January Franklinton Friday
By: Maria Bergman, Student Assistant for The STEAM Factory
The STEAM Factory welcomed the New Year with another paw-some evening for this month’s Franklinton Friday. Our theme of CatStravaganza welcomed feline friends from all over to take part in an evening of informative micro-lectures, delicious food, and engaging table activities. The building-wide cat event drew in large crowds as they were taken in by artwork, life-size cat mazes, and more. The STEAM Factory hosted 6 micro-lectures, live cats from The Cat Welfare Association, a table of puzzles from BAMM, the Buckeye Ah-a Math Moments, an activity from Leonard Sparks from COSI, and much more.
Dr. Jessica Quimby from the Ohio State’s College of Veterinary Medicine, Internal Medicine, was our first presenter of the evening. Dr. Quimby told us what we need to know about Feline Chronic Kidney Disease. She taught us how to pay attention to our animals, to look out for the clinical signs and common symptoms of the disease. Moreover, how veterinarians use diagnostic testing, medical management, and supportive care to tailor an individual plan to take care of your furry friend. Dr. Quimby’s research lab is always taking in new subjects for her multiple clinical trials including those for a kidney diet study, aluminum levels, and use of Omeprazole or Gabapentin.
Doug Grotegeer from The Cat Welfare Association gave two micro-lectures throughout the night. The first shelter opened in 1953 and takes in about 1100 cats per year with currently 30 permanent residents. They are involved in more than just housing the cats, they also have some programs in place such as Crying cats and shy cat rooms. John Vlasko and Karla Rinto talked to us about volunteer opportunities with The Cat Welfare Association. They are always accepting volunteers to play with cats, be a greeter, or help with daily upkeep. The shy cat rooms help both the humans and the cats, the cats learn to get used to human presences, and it gives people a chance to practice reading, etc. He later went on to talk about FIV+ in cats. This growing cause is transmitted through deep puncture wounds among cats. Unlike some other shelters, this is not cause for immediate termination. The Cat Welfare Association has adopted out 116 cats with this diagnosis. After all, it is more about the cat’s temperament than it is about the disease, cats with this diagnosis can live alongside others without it.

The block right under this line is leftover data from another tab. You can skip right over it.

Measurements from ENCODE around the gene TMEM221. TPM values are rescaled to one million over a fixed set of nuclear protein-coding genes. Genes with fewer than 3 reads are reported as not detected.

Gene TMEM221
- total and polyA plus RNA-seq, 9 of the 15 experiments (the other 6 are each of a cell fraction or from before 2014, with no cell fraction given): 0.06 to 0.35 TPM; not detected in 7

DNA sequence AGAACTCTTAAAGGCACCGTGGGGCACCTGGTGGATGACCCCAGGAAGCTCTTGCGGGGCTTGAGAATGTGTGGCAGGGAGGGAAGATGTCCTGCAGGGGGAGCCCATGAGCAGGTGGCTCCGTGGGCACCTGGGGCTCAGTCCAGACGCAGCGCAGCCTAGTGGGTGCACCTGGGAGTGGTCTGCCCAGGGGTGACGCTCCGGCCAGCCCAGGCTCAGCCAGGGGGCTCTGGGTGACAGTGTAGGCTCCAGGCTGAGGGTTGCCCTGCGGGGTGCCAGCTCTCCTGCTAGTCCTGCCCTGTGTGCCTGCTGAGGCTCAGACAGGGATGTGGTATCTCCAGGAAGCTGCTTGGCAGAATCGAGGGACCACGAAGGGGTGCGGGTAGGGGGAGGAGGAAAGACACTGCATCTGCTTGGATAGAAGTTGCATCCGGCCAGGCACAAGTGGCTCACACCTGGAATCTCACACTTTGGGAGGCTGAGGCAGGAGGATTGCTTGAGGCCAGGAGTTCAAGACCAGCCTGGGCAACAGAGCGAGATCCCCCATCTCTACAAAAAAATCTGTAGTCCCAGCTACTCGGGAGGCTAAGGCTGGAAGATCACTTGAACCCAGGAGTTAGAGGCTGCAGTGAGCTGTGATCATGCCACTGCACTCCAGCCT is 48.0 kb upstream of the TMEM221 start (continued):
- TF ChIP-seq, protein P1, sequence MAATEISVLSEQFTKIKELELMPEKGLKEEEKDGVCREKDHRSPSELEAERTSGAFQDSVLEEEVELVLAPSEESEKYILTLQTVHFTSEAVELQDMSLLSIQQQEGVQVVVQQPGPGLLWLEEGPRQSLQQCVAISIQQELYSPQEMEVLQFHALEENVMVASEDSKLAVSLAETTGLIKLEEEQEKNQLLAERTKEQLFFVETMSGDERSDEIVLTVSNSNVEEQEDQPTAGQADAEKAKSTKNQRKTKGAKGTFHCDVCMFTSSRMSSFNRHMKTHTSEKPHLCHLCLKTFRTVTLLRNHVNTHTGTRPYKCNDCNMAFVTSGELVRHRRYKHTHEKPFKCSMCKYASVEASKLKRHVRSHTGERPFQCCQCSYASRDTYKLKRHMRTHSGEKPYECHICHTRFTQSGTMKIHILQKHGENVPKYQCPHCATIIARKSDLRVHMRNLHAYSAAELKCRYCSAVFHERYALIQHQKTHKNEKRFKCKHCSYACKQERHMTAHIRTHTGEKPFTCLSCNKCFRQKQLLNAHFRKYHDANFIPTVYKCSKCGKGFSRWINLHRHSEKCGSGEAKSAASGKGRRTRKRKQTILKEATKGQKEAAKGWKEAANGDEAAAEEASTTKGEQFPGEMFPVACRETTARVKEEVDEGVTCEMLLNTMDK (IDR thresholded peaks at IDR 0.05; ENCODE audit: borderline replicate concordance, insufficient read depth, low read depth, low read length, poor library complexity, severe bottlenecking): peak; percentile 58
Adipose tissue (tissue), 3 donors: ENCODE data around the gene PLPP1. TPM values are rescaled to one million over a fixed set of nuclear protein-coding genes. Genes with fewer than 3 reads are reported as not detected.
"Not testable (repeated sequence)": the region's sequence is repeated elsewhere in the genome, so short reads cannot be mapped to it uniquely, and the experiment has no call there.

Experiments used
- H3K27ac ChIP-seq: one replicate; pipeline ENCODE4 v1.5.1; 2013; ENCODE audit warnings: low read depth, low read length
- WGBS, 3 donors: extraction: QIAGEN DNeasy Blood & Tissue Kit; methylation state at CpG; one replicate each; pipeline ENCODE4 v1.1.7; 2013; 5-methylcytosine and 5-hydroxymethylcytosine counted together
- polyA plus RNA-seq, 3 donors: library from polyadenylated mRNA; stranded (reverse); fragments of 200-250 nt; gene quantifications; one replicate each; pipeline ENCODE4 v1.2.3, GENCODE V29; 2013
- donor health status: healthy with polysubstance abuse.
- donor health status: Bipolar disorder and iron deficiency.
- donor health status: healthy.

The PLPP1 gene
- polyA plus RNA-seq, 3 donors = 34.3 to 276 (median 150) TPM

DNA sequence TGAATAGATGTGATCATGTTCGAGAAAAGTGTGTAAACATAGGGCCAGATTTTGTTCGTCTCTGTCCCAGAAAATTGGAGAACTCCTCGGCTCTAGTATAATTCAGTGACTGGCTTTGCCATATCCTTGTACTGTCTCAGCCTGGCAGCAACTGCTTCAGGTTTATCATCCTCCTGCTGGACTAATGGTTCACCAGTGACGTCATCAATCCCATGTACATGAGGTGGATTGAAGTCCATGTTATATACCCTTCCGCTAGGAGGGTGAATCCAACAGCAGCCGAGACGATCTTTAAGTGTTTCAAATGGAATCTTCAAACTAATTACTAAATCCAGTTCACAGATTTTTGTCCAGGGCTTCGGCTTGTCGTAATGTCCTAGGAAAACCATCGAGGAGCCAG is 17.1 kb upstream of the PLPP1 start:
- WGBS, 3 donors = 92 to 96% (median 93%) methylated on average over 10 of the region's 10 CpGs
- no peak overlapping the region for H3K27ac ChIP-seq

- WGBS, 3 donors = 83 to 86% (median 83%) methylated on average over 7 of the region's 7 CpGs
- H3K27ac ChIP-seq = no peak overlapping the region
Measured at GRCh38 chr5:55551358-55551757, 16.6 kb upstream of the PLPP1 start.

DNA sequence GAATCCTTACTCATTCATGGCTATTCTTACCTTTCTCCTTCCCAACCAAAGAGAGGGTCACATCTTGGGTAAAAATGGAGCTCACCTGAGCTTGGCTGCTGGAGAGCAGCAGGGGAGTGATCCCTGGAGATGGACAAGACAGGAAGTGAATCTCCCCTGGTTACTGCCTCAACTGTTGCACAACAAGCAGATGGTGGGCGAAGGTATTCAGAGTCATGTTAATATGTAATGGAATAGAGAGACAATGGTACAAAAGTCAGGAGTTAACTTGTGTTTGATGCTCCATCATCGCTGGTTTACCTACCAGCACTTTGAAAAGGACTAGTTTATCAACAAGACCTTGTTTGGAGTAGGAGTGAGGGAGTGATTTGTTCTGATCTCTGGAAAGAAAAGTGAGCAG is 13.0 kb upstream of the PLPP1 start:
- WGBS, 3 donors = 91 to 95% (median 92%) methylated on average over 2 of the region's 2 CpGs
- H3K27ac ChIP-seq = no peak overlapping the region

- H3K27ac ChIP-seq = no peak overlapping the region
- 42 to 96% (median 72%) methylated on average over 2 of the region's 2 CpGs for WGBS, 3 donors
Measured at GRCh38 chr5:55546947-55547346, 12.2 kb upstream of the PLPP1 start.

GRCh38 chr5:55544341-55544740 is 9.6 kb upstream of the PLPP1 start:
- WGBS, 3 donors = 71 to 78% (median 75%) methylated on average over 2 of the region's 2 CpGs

Jay and Paula Matthew from The Cat Welfare Association spoke about why you should spay/neuter, as well as why TVNR, trap, neuter, vaccinate, return is the answer. There are over half a million community cats in Franklin County alone. An unspayed female cat and her mate with their offspring produce an average of 2.8 surviving kittens per liter at a rate of two litters a year. However, cats are now having 3 or 4 litters a year starting as old as 4 months. The TVNR method helps to reduce the ever-growing community cat population by having the public trap community cats in your area, taking them in to vaccinate and neuter them, and then releasing them back into the area. Organizations such as The Cat Welfare Association offer deeply discounted rates for neutering community cats.
Dr. Meg Daly from the Museum of Biological Diversity presented on the juvenilization of cats and why they make great pets. She opened with some information of evolutionary traits of cats, including some differences between wild and domestic cats. Scientists are making new discoveries by studying the DNA of archeological materials to understand more about cats. This helps with understanding the history of human association of cats. More so, that cats selected to live with us, we did not select them. Today, cats are the only domesticated obligate carnivore.
Overall, it was an un-furr-gettable night with food, friends, felines, and fun! Throughout the night we slipped in rounds of hisss-toric and fun cat-themed trivia questions. I hope we caught your interest like a cat catches a mouse, and that you’ll join us for next month’s Franklinton Friday.